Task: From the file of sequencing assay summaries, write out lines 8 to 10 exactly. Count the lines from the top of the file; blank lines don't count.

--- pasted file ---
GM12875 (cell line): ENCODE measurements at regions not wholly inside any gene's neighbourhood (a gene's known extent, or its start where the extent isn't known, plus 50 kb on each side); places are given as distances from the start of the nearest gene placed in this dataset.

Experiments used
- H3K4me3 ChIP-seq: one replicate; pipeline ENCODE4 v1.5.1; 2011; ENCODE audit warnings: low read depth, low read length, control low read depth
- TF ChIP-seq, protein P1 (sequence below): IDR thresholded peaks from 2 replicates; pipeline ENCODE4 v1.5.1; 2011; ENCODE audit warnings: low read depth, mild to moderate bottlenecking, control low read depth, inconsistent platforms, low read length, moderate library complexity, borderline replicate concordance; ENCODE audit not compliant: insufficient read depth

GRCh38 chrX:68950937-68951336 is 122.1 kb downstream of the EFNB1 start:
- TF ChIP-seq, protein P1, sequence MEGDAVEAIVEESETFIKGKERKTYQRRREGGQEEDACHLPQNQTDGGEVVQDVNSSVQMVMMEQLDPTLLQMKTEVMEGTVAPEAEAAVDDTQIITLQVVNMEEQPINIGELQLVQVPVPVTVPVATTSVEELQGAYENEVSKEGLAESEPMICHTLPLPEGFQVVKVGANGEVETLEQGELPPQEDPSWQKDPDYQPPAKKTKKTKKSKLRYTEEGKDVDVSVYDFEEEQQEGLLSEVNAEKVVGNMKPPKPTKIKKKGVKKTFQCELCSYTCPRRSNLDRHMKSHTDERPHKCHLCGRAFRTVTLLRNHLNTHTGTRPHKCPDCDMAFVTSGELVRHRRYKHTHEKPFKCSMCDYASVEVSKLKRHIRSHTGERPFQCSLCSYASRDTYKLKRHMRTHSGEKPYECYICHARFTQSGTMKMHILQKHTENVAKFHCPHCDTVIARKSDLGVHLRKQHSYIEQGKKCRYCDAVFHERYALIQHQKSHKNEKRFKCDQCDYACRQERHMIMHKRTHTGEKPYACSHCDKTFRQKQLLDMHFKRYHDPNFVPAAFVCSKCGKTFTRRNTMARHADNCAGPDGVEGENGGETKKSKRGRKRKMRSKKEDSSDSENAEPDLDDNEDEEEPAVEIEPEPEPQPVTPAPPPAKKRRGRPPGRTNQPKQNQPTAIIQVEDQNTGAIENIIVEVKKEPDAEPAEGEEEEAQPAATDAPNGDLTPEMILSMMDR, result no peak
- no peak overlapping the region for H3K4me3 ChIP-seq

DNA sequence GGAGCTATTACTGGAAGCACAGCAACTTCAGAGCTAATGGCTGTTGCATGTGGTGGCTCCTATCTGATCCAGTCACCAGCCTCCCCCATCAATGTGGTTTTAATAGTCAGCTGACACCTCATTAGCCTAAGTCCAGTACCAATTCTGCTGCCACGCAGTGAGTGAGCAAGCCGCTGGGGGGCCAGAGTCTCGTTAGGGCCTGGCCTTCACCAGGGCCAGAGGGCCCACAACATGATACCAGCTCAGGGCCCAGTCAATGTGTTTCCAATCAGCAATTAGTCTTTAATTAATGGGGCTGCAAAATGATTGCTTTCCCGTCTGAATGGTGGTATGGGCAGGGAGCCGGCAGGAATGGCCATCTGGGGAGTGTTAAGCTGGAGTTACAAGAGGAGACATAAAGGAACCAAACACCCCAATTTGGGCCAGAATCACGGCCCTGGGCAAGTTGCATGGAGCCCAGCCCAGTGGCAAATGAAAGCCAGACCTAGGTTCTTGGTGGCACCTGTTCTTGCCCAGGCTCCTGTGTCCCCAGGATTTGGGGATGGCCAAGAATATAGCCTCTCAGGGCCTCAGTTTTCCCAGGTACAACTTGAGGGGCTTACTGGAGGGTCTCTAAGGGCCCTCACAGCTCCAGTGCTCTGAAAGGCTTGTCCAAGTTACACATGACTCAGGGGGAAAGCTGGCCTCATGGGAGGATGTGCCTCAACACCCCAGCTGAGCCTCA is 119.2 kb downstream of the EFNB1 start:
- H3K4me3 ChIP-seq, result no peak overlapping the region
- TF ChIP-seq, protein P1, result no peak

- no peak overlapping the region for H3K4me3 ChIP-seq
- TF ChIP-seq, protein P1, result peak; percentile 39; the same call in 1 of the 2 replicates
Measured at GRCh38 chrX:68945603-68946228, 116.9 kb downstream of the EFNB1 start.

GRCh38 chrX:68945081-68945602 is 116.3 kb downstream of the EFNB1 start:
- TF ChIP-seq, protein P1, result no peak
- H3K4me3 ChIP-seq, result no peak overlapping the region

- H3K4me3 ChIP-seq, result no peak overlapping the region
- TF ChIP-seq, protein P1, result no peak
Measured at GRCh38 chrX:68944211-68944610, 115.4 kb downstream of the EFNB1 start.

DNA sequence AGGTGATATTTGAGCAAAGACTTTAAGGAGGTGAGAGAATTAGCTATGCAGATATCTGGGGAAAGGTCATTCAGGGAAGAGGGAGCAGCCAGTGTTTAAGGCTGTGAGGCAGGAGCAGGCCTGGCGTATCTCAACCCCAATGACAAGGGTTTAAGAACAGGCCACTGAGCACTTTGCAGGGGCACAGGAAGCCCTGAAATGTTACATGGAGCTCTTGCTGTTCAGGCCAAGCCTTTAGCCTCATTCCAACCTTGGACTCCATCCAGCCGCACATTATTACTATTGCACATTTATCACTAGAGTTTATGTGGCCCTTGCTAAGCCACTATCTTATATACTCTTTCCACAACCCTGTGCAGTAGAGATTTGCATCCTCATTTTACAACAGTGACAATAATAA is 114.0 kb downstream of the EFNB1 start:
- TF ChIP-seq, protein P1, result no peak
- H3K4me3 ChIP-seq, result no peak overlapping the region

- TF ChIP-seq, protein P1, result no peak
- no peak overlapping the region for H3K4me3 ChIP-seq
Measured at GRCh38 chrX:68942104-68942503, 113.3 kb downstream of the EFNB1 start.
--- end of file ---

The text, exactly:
DNA sequence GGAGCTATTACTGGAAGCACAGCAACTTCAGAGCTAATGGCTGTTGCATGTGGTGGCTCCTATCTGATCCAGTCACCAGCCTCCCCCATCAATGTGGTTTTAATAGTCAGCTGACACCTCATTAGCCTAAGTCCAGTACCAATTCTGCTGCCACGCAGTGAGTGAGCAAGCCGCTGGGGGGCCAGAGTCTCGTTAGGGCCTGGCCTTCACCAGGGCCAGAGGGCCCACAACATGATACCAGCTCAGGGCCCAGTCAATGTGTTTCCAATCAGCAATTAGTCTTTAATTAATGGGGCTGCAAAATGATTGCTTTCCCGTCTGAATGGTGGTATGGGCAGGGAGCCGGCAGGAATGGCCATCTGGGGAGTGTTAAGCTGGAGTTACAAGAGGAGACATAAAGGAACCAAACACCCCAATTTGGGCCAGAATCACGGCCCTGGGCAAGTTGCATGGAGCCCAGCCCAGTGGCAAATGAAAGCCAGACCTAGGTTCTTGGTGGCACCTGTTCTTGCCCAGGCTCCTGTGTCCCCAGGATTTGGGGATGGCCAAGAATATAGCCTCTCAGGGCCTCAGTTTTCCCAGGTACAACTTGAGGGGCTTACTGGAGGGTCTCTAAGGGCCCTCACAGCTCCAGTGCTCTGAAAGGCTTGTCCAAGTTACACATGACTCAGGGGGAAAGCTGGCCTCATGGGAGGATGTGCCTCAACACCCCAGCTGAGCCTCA is 119.2 kb downstream of the EFNB1 start:
- H3K4me3 ChIP-seq, result no peak overlapping the region
- TF ChIP-seq, protein P1, result no peak